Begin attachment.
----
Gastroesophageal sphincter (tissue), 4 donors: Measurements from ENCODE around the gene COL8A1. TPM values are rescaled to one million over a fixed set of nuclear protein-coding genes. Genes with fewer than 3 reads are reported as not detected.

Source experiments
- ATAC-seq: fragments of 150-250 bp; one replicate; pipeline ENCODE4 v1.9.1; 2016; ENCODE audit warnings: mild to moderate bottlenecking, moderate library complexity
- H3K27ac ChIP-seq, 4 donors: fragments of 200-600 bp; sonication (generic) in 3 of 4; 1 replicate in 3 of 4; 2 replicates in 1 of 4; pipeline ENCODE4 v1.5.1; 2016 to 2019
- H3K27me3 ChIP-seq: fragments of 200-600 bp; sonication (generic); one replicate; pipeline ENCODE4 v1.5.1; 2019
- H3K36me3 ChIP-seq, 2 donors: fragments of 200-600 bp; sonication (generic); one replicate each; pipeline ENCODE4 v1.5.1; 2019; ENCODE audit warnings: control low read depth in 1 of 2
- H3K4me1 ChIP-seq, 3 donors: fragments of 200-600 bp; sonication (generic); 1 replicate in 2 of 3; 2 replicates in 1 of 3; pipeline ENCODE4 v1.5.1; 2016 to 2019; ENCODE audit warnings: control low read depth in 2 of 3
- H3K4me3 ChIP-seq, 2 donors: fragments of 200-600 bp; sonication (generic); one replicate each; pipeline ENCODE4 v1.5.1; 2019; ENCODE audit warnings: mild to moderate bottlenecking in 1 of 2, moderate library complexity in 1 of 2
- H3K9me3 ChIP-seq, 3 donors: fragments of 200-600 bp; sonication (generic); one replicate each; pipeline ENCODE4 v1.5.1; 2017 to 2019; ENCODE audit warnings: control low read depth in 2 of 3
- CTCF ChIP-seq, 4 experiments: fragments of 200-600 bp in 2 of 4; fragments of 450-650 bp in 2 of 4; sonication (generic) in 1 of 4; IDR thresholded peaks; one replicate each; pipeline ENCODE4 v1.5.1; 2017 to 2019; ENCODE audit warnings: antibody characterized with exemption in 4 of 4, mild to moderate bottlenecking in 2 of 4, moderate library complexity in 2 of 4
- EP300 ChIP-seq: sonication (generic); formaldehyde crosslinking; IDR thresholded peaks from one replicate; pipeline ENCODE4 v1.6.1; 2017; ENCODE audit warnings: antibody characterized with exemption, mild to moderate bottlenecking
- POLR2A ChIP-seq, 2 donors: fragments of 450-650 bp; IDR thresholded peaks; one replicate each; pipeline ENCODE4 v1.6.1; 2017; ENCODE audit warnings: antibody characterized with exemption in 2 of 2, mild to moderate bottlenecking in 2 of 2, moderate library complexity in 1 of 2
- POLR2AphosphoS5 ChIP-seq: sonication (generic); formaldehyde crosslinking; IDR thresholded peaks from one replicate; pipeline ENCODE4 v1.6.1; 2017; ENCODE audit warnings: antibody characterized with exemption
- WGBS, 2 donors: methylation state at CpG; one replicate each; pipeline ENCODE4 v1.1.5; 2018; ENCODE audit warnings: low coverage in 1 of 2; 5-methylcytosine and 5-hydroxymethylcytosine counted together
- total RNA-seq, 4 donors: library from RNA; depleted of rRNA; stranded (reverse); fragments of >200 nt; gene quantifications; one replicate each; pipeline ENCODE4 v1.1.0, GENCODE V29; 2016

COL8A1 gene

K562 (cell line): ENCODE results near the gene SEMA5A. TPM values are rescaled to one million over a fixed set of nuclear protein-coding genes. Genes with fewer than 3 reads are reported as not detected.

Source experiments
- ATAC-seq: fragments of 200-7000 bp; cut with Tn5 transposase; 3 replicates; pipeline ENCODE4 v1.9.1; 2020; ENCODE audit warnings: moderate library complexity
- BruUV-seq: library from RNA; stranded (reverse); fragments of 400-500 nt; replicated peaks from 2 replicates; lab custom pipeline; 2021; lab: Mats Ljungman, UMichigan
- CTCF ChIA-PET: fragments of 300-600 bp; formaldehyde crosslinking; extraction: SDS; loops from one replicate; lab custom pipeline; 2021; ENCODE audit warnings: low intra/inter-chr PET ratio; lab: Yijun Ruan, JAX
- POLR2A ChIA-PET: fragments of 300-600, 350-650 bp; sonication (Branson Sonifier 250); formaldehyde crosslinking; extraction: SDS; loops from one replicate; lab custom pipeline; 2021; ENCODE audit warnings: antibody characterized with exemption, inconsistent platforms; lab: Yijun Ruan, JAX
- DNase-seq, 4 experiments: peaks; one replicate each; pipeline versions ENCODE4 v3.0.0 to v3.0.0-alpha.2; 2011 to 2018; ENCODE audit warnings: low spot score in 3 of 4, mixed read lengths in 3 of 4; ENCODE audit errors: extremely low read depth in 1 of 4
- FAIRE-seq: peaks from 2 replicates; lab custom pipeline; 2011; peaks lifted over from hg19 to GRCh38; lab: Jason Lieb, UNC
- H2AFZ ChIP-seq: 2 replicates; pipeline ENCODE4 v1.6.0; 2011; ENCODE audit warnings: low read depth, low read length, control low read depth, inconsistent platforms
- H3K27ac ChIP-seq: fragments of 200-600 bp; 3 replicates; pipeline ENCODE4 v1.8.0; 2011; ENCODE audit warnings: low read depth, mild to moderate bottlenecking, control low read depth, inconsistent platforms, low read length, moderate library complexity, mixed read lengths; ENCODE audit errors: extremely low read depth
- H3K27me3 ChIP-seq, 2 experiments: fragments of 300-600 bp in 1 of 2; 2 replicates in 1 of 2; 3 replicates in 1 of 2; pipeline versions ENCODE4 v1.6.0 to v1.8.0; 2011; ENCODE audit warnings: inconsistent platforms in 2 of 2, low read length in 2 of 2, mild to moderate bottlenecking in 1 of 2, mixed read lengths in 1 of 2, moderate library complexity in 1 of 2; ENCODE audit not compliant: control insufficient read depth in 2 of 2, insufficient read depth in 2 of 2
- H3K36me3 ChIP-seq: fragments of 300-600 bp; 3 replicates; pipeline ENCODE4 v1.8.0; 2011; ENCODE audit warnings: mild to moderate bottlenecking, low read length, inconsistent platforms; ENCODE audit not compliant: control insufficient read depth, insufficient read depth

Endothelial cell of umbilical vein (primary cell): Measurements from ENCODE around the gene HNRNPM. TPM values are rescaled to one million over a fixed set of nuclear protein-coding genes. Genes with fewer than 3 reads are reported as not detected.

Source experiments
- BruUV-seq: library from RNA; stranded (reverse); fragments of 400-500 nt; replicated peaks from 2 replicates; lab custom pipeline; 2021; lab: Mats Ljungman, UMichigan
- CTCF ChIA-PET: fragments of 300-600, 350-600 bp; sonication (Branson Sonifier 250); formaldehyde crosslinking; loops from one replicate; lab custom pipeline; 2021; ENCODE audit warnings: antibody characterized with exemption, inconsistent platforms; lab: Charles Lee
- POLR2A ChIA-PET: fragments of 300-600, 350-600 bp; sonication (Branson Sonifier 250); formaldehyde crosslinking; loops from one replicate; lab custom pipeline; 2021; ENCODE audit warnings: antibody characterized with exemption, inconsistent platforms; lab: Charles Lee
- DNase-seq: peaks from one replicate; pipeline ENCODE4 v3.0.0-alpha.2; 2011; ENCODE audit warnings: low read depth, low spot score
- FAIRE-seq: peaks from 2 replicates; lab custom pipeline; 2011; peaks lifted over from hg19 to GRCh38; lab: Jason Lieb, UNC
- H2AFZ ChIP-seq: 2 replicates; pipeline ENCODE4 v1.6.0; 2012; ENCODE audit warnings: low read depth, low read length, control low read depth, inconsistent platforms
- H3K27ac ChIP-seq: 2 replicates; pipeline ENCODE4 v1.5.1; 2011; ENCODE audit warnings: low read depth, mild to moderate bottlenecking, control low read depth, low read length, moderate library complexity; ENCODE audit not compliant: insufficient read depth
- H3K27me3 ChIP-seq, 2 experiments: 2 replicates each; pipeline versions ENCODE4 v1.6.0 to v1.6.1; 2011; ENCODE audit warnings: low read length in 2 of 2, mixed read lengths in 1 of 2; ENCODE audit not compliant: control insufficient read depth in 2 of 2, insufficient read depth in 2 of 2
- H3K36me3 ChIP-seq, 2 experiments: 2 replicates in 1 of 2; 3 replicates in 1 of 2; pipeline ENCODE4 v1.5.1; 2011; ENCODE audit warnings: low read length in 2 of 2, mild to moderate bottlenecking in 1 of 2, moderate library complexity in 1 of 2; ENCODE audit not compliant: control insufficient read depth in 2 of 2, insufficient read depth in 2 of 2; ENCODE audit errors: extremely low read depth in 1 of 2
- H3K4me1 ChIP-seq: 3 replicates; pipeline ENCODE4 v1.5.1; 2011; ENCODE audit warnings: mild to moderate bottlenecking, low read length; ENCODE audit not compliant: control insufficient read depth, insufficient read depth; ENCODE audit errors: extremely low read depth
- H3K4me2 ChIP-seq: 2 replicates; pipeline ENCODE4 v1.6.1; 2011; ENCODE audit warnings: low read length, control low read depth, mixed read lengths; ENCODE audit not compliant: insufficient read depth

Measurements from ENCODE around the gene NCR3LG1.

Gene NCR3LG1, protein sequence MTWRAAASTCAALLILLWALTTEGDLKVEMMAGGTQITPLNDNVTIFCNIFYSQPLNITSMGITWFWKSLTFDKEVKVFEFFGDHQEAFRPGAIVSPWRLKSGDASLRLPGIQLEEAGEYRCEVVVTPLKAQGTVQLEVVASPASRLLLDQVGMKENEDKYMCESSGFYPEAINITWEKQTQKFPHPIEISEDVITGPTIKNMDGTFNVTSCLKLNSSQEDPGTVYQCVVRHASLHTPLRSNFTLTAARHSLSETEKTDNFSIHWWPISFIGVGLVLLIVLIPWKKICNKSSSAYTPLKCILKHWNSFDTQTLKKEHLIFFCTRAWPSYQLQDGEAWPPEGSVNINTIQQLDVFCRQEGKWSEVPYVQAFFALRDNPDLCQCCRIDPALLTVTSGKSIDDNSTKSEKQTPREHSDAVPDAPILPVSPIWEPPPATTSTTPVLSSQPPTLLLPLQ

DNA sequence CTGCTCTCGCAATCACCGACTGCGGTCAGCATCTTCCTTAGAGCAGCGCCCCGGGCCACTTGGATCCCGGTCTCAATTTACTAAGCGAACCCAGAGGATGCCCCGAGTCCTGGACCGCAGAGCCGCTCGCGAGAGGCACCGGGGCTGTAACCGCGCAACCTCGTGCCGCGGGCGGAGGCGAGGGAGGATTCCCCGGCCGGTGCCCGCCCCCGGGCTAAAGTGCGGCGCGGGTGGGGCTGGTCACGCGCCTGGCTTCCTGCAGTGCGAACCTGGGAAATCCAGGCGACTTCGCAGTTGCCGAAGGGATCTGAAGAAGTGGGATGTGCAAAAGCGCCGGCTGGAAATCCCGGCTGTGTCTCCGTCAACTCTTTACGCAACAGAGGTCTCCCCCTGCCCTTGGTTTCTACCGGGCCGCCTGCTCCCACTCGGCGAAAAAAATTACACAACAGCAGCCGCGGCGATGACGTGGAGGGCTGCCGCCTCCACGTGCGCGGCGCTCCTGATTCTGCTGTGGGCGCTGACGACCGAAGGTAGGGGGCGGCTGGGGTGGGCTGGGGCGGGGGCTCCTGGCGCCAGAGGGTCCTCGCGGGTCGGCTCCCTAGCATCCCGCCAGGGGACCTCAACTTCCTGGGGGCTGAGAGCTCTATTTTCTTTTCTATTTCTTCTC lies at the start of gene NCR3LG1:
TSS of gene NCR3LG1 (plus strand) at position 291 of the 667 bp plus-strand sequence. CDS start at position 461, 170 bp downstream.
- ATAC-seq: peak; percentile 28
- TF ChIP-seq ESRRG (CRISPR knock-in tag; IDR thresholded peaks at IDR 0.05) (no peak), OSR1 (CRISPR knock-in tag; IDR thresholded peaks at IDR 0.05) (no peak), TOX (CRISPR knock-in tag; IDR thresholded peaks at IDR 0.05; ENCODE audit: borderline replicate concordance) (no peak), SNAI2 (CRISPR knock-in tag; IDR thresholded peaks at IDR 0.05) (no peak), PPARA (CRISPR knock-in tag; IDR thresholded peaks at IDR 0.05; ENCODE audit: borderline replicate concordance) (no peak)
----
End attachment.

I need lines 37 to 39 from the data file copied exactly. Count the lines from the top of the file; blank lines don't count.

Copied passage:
- H3K27ac ChIP-seq: 2 replicates; pipeline ENCODE4 v1.5.1; 2011; ENCODE audit warnings: low read depth, mild to moderate bottlenecking, control low read depth, low read length, moderate library complexity; ENCODE audit not compliant: insufficient read depth
- H3K27me3 ChIP-seq, 2 experiments: 2 replicates each; pipeline versions ENCODE4 v1.6.0 to v1.6.1; 2011; ENCODE audit warnings: low read length in 2 of 2, mixed read lengths in 1 of 2; ENCODE audit not compliant: control insufficient read depth in 2 of 2, insufficient read depth in 2 of 2
- H3K36me3 ChIP-seq, 2 experiments: 2 replicates in 1 of 2; 3 replicates in 1 of 2; pipeline ENCODE4 v1.5.1; 2011; ENCODE audit warnings: low read length in 2 of 2, mild to moderate bottlenecking in 1 of 2, moderate library complexity in 1 of 2; ENCODE audit not compliant: control insufficient read depth in 2 of 2, insufficient read depth in 2 of 2; ENCODE audit errors: extremely low read depth in 1 of 2